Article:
Class A office buildings with sweeping views have become one of the few bright spots in San Francisco’s commercial market, with lower vacancy rates and higher rents than the rest of downtown.

But the vacant four floors at the top of 505 Montgomery Street — known for its Empire State Building-like spire and lavish Art Deco lobby — show that even listing agents with trophy offices with bay and bridge views have a lot to overcome Difficulty finding a long term tenant.

“We will accommodate any needs of our tenants,” said Colliers listing agent Scott Harper. “We’re going to spend as much TI as we can on the right tenant for the right purpose.”

Tenant improvements and rent-free rents are the two biggest bargaining chips Harper has to offer, as annual asking rents for these high-rise landscape floors remain in the low to mid-$90s per square foot, he said. The 1988 building has been owned since 2005 by a REIT linked to Deutsche Bank’s DWS spin-off, and the property has no debt, meaning owners can be “more selective,” Harper said. “The right tenant, not just any tenant.”

Colliers data shows that TI and free rents are on the rise across the financial district and in SoMa, both at about double their levels in the first quarter of 2020.

Deal incentives such as higher commissions, gifts and free travel for tenant agents are coming soon and aren’t unique in the current market, Harper added.

top tenant

The Class A building, which has attracted professional services firms and law firms such as anchor tenant Latham & Watkins, lost two long-term tenants on the top floor of the 24-story building last year, according to Harper. Private equity fund Horsley Bridge Partners occupied the 21st and 22nd floors, but was downsized to a floor at 140 New Montgomery when the lease expired. Medical device business Resmed requested an early termination of its lease on the 23rd floor and agreed to ownership. Harper said the 24th floor had long been vacant, in part because there was a dedicated elevator connecting it to the 23rd floor, and no one wanted to rent it out with the existing tenants below.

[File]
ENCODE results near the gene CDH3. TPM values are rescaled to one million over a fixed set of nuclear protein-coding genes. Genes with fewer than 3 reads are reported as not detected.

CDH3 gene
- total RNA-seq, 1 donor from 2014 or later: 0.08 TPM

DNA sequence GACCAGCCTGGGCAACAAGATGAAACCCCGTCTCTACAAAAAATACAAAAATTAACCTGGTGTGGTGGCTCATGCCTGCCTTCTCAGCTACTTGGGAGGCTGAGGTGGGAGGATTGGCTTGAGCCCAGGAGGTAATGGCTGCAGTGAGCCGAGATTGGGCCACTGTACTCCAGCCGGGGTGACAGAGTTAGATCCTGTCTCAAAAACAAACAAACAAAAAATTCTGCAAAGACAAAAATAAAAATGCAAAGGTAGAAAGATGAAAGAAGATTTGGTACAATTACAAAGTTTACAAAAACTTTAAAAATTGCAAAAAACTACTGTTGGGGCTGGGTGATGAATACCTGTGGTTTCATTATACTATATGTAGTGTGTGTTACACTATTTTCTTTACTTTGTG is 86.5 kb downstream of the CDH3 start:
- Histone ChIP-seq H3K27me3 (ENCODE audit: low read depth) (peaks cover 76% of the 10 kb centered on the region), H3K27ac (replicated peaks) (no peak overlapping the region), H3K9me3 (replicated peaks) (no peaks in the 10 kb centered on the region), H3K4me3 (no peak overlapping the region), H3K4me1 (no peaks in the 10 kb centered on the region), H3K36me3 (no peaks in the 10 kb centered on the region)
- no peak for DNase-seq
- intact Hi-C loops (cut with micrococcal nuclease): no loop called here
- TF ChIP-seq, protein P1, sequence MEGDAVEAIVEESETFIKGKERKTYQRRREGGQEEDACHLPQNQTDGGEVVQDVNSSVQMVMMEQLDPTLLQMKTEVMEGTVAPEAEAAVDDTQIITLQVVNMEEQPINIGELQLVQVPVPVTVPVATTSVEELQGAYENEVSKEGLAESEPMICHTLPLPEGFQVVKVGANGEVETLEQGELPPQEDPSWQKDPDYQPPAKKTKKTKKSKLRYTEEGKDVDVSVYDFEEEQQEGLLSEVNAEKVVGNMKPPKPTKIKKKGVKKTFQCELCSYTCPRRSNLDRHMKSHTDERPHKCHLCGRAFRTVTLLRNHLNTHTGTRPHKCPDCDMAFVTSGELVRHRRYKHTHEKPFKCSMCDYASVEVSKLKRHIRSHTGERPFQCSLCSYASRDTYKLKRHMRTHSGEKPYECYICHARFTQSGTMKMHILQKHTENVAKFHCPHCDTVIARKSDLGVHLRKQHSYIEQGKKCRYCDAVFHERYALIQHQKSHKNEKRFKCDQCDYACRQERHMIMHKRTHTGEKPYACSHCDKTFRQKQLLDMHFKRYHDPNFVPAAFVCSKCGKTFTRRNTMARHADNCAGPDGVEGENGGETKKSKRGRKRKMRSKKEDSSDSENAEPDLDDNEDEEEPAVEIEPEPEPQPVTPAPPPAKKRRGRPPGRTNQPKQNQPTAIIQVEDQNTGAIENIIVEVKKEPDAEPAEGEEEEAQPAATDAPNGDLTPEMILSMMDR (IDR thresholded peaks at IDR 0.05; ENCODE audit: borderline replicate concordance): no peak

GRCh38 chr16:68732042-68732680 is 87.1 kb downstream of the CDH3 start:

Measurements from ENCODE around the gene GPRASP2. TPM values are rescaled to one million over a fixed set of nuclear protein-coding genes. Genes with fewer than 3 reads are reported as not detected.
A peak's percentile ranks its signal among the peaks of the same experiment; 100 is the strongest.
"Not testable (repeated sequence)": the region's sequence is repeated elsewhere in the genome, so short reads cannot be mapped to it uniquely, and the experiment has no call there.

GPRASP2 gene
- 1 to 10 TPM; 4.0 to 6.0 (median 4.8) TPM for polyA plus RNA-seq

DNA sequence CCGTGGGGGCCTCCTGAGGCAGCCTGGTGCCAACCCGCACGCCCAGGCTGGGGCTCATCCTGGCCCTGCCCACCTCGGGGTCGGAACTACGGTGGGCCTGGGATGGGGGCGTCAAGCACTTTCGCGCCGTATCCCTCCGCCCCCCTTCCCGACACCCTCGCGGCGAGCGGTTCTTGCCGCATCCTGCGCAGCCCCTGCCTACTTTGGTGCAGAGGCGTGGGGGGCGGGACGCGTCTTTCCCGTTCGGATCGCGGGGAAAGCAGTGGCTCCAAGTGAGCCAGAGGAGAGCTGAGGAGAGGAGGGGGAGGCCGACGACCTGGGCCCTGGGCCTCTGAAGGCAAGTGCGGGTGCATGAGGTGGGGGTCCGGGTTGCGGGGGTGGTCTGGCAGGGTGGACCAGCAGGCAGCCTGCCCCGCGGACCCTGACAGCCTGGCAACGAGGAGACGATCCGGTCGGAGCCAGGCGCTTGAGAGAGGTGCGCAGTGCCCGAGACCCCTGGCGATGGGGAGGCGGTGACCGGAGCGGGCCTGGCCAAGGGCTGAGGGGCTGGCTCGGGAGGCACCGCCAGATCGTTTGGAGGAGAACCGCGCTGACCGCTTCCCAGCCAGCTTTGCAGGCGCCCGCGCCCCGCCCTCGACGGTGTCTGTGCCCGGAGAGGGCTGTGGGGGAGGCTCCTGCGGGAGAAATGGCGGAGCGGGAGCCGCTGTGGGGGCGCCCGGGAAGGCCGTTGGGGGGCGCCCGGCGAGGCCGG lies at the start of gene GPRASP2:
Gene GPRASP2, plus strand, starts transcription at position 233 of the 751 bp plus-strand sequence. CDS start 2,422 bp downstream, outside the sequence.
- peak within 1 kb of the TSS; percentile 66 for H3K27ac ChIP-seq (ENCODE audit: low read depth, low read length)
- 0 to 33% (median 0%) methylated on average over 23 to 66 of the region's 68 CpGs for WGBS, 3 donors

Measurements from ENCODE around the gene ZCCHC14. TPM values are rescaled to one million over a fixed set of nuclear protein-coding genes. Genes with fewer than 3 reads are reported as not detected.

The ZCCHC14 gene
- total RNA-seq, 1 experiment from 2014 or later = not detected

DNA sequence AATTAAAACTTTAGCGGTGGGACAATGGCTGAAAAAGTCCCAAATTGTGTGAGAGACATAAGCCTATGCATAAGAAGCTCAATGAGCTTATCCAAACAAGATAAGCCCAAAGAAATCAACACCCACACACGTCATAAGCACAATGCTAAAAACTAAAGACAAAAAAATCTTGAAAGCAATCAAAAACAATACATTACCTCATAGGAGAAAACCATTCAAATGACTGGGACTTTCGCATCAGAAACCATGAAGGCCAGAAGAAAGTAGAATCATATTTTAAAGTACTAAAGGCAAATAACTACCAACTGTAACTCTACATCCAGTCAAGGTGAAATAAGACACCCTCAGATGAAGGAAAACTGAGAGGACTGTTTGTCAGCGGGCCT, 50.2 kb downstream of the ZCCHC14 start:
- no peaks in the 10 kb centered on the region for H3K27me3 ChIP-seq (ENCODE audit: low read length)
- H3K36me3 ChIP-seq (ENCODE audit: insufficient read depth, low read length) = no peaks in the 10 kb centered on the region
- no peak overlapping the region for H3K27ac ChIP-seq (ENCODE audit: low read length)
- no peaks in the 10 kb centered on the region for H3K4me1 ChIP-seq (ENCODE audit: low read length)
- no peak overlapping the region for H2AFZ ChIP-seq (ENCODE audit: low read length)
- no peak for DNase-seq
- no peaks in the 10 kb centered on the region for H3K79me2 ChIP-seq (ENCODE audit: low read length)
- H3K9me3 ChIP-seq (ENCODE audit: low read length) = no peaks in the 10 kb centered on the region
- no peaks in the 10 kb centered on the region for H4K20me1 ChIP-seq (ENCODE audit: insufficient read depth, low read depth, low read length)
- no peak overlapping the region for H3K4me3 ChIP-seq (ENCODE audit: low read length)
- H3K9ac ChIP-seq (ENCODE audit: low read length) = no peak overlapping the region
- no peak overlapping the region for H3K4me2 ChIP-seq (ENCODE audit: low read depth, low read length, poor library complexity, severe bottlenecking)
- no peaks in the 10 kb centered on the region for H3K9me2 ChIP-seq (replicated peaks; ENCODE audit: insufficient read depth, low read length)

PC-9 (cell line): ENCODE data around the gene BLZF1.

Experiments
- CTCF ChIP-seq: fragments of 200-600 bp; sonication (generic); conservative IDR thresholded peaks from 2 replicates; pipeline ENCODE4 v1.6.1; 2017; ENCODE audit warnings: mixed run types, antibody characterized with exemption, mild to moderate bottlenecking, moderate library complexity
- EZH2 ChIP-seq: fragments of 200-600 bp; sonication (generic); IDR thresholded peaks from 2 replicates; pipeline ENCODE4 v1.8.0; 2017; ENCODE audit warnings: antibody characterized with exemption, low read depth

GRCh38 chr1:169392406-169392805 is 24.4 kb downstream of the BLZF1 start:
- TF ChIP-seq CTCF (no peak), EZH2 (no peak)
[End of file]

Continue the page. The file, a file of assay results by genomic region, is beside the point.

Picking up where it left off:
In the current market, the 23rd and 24th floors are offered together for a total of nearly 15,000 square feet, with the 24th floor being discounted as some of its views and layout possibilities are compromised by the machinery at the top of the building. The 21st and 22nd floors are leased and are 11,000 and 10,000 square feet respectively. Harper has done about a dozen tours, but so far no one has been interested in renting them together.

“If you want 20,000 square feet, you want them on one floor,” he said. “That’s why we lost Horsley.”

lower berth

These aren’t the only empty floors in the North Financial District building. The largest infill spaces are on the second and third floors, totaling over 30,000 square feet. The eighth and ninth floors are also vacant, as is the fifth, which is a spec suite with a “modern exposed ceiling,” according to the listing description. Each of the 15,000-square-foot floors is sold individually, though Harper said the owner is considering breaking up some floors into smaller suites, as that seems to be the most attractive aspect of the building.

“We’ve got good activity on the lower floors up to 5,000 square feet,” Harper said, where annual rents are asking around $70 a square foot.

National law firm Berger Montague recently opened its first San Francisco office in approximately 3,000 square feet on the building’s six floors. In the larger deal, ATEL Capital “moved over from the pyramid,” Harper said, swapping 20,000 square feet on the ninth floor there for 15,000 square feet on the seventh floor at 505 Montgomery.

Two other suites on the sixth floor will be vacant in July, but the tower has also had some success maintaining its current roster, most notably global law firm Latham & Watkins, which occupies the 10th floor. Regus, which is located on the 10th and 11th floors, renewed its long-term lease two years ago, Harper said, adding that the co-working spaces are filling up again after activity slumped at the start of the pandemic. Private wealth manager Whittier Trust recently updated and expanded much of the 12th floor, and the owner has thrown in another spec suite to lure tenants to the remaining 1,800 square feet.

Further investment in the building includes a first-floor renovation this fall, including a fitness center, bike parking, and a café and bar—another example of downtown buildings adding street furniture to attract tenants and foot traffic.

But in the post-pandemic office market, the highest rents are on the top floors of buildings.

From 2019 to the end of last year, the average annual effective rent for prime view space leasing transactions rose 9.5% to $112.24 per square foot, according to CBRE. Meanwhile, Class A effective rents fell nearly 5% overall. Vacancy rates for landscape architecture also tightened to 9% in the final quarter of 2022, while all Grade A buildings in the city center had vacancy rates above 20%.

At 505 Montgomery, the smaller, lower-floor suites are likely to move first, but Harper said he is encouraged by the hope that things that start on the ground floor may work their way up to the top floors.

“I’m happy to see smaller tenants starting to come back into the market,” he said. “They don’t need to be the same size, but a willingness to take up space again is a good sign.”

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